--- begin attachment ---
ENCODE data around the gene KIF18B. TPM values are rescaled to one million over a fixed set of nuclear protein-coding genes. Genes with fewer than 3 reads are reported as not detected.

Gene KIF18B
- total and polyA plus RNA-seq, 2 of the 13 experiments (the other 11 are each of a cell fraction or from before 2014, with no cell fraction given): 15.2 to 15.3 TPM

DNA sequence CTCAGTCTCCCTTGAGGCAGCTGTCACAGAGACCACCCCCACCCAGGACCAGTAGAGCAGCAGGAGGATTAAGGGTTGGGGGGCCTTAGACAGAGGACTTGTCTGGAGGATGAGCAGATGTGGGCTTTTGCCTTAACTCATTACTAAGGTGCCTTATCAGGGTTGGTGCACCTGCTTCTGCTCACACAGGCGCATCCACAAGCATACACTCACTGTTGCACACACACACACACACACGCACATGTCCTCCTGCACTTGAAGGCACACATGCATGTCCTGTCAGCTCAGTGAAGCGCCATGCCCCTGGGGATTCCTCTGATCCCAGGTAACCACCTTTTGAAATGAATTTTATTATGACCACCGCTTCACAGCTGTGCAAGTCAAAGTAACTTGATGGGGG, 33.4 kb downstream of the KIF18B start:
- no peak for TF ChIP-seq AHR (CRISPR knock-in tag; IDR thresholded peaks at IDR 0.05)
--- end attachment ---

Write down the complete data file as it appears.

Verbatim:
ENCODE data around the gene KIF18B. TPM values are rescaled to one million over a fixed set of nuclear protein-coding genes. Genes with fewer than 3 reads are reported as not detected.

Gene KIF18B
- total and polyA plus RNA-seq, 2 of the 13 experiments (the other 11 are each of a cell fraction or from before 2014, with no cell fraction given): 15.2 to 15.3 TPM

DNA sequence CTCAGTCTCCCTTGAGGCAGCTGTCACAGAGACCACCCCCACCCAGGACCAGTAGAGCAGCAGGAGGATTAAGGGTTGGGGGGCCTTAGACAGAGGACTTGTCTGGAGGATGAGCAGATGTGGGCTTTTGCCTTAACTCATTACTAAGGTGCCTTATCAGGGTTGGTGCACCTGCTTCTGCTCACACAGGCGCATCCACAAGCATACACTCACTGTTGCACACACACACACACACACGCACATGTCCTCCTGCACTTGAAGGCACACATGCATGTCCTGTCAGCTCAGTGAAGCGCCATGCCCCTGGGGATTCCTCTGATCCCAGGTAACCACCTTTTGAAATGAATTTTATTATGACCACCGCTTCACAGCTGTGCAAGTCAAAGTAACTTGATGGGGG, 33.4 kb downstream of the KIF18B start:
- no peak for TF ChIP-seq AHR (CRISPR knock-in tag; IDR thresholded peaks at IDR 0.05)